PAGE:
SRAT urges more pork imports to curb prices

SRAT urges more pork imports to curb prices

A vendor grills skewered pork in Bangkok. The hike in pork prices forced her to raise her price to seven baht a skewer from five baht, which turned customers away. She then cut the price to six baht. (Photo: Nutthawat Wicheanbut)
A vendor grills skewered pork in Bangkok. The hike in pork prices forced her to raise her price to seven baht a skewer from five baht, which turned customers away. She then cut the price to six baht. (Photo: Nutthawat Wicheanbut)

More pork imports are being mulled as another option to curb the problem of rapidly escalating pork prices, the Swine Raisers Association of Thailand (SRAT) says.

Niphat Nuanim, vice president of the SRAT, suggested this on Thursday as a temporary measure to ease the impact on consumers.

"But in doing so, the government would have to allow the SRAT to collect import fees to prevent an adverse effect on local pig farmers and the swine-farming system," Mr Niphat said.

Other temporary measures have been issued this week as the price crisis deepens.

They include a requirement that the following groups must update the Department of Internal Trade weekly on the number of pigs they own, or the size of their pork stock: swine farmers who own more than 500 pigs, pork wholesalers who keep over 500 pigs in stock, and operators of food-freezing businesses with over 5,000 kilogrammes of pork in stock.

Meanwhile, SRAT president Surachai Sutthitham has urged the government to speed up its campaign to develop a vaccine against African swine fever (ASF), which has wreaked havoc on farms across the country and caused a mass culling of domestic pigs.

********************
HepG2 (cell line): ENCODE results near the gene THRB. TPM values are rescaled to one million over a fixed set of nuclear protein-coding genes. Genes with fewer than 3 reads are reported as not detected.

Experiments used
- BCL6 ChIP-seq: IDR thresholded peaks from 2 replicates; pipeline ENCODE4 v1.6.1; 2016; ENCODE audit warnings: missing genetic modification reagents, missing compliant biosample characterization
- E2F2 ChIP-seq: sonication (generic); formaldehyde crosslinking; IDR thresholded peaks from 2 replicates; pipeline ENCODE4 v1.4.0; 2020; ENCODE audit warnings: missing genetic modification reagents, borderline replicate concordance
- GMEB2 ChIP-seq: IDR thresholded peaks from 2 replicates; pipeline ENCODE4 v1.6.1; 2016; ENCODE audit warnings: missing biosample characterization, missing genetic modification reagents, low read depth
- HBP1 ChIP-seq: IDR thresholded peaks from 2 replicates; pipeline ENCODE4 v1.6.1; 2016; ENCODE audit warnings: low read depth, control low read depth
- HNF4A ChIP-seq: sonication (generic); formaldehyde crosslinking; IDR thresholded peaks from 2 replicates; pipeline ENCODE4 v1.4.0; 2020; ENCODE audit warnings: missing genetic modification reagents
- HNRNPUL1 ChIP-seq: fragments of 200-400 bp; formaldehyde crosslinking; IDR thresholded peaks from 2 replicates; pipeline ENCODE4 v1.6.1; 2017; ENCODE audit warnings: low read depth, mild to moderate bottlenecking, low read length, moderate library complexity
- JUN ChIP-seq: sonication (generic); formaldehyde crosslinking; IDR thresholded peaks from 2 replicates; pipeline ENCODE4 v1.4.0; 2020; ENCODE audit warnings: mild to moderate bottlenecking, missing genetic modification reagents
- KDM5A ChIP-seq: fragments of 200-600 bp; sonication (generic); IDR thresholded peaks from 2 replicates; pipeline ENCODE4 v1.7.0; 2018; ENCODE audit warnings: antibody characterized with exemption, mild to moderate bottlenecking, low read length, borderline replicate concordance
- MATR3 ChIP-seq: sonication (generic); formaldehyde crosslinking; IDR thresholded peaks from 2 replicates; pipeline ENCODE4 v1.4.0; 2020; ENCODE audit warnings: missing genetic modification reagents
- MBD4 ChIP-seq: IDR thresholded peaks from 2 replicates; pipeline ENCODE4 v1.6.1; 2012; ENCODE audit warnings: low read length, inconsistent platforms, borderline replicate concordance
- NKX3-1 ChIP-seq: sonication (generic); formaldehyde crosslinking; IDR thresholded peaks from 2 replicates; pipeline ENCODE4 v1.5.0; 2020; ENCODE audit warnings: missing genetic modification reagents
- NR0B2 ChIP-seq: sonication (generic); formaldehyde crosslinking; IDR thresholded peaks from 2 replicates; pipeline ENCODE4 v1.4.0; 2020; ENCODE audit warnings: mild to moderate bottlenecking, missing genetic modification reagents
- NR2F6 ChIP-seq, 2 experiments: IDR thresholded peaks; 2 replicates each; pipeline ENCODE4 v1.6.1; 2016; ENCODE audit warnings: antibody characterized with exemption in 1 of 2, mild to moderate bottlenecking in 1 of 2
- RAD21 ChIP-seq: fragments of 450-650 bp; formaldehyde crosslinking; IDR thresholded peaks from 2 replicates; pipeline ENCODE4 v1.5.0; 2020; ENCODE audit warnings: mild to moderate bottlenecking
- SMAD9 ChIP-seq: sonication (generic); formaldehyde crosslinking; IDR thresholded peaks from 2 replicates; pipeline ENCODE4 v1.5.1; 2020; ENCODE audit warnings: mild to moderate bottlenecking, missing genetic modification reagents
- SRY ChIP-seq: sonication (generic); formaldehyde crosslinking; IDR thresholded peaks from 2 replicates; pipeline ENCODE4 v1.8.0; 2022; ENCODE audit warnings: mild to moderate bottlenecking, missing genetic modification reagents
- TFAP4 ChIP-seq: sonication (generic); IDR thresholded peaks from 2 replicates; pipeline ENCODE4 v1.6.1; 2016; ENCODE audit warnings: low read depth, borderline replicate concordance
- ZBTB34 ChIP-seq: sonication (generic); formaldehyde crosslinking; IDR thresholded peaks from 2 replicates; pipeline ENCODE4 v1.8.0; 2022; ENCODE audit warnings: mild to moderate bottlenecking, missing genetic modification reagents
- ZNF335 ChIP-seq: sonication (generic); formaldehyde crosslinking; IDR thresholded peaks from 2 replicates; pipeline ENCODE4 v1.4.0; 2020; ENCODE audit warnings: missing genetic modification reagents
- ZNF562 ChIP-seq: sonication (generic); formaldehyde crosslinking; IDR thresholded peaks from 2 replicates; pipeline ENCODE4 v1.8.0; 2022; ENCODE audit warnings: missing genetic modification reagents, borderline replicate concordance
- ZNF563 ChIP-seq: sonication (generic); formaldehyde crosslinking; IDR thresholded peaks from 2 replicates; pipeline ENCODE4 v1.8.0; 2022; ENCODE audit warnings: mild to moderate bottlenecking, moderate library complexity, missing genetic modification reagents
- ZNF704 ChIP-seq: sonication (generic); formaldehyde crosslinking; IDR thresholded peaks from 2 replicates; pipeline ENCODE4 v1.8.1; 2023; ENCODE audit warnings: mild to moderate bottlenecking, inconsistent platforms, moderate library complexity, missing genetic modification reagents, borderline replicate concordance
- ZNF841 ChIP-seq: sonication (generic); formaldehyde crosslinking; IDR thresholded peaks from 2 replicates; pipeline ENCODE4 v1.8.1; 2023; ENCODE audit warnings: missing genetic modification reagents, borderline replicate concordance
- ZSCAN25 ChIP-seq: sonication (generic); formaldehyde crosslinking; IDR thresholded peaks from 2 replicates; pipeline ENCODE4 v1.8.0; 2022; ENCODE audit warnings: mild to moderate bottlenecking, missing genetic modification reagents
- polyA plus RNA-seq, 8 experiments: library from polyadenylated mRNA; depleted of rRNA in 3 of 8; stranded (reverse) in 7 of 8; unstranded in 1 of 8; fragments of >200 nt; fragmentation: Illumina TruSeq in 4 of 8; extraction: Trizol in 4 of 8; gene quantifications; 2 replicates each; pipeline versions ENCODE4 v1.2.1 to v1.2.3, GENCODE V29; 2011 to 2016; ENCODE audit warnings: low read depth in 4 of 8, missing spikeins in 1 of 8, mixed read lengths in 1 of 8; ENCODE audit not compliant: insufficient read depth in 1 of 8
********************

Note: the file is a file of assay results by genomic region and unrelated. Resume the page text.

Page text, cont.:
"As over half of the regular pork supply has disappeared because more than 100,000 pig farmers have gone out of business, the most effective way to tackle the problem of high pork prices is to speed up efforts to develop a vaccine against African swine fever.

"They could also start bringing down the prices of raw materials used in producing pig feed," said Mr Surachai.

"Without this key support from the government, those medium- and small-sized pig farms won't be able to stay afloat."

He said the SRAT would put forward these proposals at a meeting today with the Department of Livestock Development (DLD).

Mr Niphat said it is proving a challenge to encourage pig farmers who have quit the business to re-enter it as they will need more support from livestock authorities amid the risk of another outbreak of ASF.

Many will also need financial support such as soft loans from government banks to start over, he said.

Thailand previously exported about 5% of its pork, he said.


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